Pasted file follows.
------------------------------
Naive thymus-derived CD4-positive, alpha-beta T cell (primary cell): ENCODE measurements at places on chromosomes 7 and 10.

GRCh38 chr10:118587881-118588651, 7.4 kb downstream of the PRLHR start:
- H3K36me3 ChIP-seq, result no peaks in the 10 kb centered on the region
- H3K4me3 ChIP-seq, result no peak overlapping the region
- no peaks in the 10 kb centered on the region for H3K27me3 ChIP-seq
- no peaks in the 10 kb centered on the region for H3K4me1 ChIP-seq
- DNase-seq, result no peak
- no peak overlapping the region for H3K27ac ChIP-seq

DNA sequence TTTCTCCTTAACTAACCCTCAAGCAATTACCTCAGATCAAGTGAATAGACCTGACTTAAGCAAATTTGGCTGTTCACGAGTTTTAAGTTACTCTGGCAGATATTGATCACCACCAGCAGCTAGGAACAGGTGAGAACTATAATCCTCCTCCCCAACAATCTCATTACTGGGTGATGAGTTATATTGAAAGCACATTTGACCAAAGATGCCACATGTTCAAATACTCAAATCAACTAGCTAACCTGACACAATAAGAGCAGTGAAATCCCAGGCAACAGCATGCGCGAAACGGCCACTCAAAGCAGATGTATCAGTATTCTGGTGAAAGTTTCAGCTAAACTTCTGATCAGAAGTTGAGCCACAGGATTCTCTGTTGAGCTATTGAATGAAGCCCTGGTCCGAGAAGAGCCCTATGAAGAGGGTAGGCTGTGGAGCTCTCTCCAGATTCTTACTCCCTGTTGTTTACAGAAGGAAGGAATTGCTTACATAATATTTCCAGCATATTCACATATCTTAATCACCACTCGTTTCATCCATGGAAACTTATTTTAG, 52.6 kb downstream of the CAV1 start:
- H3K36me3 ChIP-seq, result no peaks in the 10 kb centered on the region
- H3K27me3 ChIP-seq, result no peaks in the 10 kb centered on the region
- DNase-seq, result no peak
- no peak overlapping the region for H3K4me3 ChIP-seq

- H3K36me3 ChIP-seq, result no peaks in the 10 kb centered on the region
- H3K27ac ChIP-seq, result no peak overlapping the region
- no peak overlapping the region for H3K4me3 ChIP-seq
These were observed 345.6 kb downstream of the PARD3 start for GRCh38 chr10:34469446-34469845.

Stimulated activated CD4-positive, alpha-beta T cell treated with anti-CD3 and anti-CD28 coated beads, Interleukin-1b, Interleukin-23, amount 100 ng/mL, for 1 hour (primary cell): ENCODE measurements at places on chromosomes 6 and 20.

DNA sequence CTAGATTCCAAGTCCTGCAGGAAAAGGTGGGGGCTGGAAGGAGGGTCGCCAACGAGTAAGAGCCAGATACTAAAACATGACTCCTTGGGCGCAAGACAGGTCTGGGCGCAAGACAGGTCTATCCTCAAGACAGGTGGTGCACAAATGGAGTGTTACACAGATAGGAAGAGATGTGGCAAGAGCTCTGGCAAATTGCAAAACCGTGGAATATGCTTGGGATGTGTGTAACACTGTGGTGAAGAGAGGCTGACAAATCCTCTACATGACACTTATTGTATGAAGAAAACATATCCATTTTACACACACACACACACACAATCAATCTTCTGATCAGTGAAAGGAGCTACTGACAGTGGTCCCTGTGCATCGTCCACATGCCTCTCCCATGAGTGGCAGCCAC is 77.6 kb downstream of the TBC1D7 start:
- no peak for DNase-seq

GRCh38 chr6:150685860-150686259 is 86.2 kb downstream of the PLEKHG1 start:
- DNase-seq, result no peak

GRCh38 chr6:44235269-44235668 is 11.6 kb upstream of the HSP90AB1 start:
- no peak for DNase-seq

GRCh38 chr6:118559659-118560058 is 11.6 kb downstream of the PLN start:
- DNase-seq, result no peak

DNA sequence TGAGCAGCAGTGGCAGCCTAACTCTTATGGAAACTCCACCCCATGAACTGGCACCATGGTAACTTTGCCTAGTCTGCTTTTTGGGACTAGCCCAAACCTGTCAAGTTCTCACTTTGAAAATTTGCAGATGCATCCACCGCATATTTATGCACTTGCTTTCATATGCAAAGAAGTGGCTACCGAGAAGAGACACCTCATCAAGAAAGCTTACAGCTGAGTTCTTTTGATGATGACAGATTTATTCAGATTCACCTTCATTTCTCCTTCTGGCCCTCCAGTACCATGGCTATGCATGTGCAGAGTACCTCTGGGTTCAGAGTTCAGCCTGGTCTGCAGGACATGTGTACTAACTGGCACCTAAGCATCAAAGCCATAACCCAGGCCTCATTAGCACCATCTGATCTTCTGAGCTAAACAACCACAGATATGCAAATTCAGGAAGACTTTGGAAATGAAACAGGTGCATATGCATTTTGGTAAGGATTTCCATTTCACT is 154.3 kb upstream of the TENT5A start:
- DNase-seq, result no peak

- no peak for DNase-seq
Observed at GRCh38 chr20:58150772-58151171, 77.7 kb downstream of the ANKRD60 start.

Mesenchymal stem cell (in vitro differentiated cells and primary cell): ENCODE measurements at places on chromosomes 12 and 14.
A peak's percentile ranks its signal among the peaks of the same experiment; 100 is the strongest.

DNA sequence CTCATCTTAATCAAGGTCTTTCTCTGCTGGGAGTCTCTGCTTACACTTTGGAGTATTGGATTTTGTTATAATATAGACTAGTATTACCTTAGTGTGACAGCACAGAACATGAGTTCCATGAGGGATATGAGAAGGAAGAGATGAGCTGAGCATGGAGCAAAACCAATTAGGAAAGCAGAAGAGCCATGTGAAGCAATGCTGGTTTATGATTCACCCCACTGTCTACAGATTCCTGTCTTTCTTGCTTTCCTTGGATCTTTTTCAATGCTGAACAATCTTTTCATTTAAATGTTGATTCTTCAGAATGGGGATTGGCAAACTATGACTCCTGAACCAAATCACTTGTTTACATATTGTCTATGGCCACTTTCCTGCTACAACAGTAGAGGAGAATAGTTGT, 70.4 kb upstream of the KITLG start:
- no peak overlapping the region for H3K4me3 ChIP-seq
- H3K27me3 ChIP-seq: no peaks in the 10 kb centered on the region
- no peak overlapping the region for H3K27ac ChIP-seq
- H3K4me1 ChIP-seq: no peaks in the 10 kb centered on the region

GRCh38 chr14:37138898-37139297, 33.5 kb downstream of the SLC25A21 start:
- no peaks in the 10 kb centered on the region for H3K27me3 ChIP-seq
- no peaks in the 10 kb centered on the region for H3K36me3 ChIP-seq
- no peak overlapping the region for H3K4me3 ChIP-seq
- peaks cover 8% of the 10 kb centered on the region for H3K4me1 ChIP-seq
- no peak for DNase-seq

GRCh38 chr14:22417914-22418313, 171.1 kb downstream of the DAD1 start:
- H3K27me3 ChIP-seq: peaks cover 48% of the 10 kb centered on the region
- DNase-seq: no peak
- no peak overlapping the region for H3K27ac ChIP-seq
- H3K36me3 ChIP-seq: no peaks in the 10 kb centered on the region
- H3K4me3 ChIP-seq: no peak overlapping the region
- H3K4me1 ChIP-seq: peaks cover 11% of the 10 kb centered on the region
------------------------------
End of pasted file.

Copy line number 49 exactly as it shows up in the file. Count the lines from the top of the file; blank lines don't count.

- H3K4me3 ChIP-seq: no peak overlapping the region